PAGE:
Earlier in the day I was playing wiht the Lane Departure assist and found a few too many situations where the car was auto-correcting. I'm not noticeably steering the car, but holding the wheel light enough where I believe the car assumes I've given up control. A good example is on a sweeping right on a two-way, single lane road with a wide shoulder. I'm more likely to hug or slightly cross the rightmost/outer line to avoid oncoming cars who may ride close to the centerline.
 

scott franco

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I just got the new software update yesterday. I was turning left at a green light. Another car to the left of me was decellerating to a stop at the light.

Car starts beeping like crazy and jerks the wheel right! I look a the display, it says it automatically avoided a collision!

I'm not at all sure about the safety of this "mode". I haven't found a switch to turn it off. Anyone know?
 

Dr. J

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I just got the new software update yesterday. I was turning left at a green light. Another car to the left of me was decellerating to a stop at the light.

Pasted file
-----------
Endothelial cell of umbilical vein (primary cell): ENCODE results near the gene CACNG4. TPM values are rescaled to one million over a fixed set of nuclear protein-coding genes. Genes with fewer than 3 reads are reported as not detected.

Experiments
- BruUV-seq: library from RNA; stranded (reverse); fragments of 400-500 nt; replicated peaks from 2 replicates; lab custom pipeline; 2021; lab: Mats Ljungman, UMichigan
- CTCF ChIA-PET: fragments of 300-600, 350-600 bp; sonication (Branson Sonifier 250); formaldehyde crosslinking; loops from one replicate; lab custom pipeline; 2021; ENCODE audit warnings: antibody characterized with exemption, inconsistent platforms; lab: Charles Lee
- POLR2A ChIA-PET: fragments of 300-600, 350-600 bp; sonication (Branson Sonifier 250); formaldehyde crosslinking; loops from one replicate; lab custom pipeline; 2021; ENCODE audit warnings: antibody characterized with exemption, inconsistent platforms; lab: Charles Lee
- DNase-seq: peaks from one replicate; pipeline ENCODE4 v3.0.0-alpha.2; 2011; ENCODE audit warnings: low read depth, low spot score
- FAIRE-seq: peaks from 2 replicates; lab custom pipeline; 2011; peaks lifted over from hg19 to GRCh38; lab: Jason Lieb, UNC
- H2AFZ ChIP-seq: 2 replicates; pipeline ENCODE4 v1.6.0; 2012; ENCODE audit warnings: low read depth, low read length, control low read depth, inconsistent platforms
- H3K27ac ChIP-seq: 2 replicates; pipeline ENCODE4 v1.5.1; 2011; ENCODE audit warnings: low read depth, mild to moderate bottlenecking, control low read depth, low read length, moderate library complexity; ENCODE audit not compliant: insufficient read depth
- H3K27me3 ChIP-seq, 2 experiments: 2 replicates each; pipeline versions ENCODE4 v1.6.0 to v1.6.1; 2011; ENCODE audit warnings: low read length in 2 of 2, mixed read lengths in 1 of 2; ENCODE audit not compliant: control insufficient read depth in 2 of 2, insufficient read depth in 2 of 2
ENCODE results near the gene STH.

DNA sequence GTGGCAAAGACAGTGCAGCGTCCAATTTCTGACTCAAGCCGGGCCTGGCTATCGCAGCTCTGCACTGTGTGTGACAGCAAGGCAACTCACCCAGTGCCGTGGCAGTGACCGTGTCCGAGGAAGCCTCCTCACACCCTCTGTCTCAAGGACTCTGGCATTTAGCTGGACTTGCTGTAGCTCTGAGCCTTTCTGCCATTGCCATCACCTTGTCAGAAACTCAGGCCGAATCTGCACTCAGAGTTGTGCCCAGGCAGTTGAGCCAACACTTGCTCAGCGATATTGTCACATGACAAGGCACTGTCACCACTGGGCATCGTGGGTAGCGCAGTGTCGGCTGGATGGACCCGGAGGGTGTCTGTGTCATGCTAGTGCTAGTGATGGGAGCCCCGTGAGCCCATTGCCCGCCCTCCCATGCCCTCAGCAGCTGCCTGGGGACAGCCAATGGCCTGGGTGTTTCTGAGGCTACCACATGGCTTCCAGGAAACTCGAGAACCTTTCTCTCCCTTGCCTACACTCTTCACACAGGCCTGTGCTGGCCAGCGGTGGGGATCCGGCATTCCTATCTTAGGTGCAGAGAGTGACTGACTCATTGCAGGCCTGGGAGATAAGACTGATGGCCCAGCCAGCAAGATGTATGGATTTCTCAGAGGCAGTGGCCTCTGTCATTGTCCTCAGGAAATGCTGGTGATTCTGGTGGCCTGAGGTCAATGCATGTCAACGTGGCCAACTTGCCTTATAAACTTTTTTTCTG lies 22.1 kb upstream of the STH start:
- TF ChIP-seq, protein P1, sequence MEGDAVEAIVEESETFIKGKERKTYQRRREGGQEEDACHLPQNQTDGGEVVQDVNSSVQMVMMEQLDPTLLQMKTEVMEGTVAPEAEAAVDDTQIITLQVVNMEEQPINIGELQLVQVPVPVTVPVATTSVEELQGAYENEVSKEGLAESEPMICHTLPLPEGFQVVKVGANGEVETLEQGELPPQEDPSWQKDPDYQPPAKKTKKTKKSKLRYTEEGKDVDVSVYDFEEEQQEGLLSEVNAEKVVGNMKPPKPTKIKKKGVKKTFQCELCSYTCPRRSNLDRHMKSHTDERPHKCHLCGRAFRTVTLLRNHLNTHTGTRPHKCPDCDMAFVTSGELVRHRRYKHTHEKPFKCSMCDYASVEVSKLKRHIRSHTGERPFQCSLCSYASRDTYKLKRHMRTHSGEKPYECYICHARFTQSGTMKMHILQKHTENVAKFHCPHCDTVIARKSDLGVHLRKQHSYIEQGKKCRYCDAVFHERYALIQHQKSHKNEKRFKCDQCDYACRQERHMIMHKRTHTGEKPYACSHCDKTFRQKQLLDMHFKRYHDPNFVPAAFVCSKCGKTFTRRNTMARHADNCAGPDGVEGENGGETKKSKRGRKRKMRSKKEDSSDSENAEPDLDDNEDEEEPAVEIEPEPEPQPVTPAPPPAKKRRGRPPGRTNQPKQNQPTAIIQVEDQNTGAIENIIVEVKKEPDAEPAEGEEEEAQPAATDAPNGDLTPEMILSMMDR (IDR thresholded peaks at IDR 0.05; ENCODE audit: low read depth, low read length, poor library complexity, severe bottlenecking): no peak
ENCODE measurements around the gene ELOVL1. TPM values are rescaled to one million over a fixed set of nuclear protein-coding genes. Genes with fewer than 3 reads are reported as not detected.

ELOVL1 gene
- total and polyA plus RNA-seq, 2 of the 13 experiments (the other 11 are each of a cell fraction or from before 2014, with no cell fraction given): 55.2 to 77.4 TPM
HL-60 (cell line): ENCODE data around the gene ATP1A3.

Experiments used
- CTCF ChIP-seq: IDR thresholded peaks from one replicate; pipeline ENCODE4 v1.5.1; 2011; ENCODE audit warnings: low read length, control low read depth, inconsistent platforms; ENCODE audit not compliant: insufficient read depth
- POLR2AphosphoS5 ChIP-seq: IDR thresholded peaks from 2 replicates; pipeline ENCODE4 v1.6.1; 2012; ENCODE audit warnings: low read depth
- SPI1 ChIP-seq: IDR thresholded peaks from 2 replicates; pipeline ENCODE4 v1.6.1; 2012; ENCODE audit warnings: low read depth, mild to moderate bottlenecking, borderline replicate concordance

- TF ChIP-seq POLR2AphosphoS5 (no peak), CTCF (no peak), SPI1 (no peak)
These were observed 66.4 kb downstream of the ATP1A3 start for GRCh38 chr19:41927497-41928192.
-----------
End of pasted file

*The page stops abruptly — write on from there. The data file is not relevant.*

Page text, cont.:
Car starts beeping like crazy and jerks the wheel right! I look a the display, it says it automatically avoided a collision!

I'm not at all sure about the safety of this "mode". I haven't found a switch to turn it off. Anyone know?
This is most likely the Emergency Lane Departure Avoidance warning that is driving people crazy. I am hopeful 2019.16.3 will calibrate or remove this. In meantime, pay attention and keep both hands on the wheel.

Edit: It looks like you can disable it (in 2019.16.2) but you have to do it before each drive. It won't stay off.

Edit: Also see here.
 
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Long Ranger

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ELDA emits the loud warning sound, and the car steers itself back into the lane by itself. Note that there is a nice, wide shoulder, and nothing for the car to hit, so it really is just a "lane departure avoidance", and not an "accident avoidance".
Yeah, that's really strange that it triggers the ELDA warning tones in that situation. No obstacle, and you're barely onto the shoulder at all. I wonder if the two tone color of the pavement on the shoulder is fooling the camera into thinking the lighter colored pavement is a wall. That's kinda how it looks to my eye.
 

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I see a lot of complaints of "actively" trying to avoid something (bicycles, potholes etc.) being a problem.

To me, so far it seems fairly conservative. Just did 300 miles yesterday with 16.2

Every time I've tried to "actively" test it (steered into a further left lane with no signal or towards breakdown lane), it does nothing, because it knows I'm in control.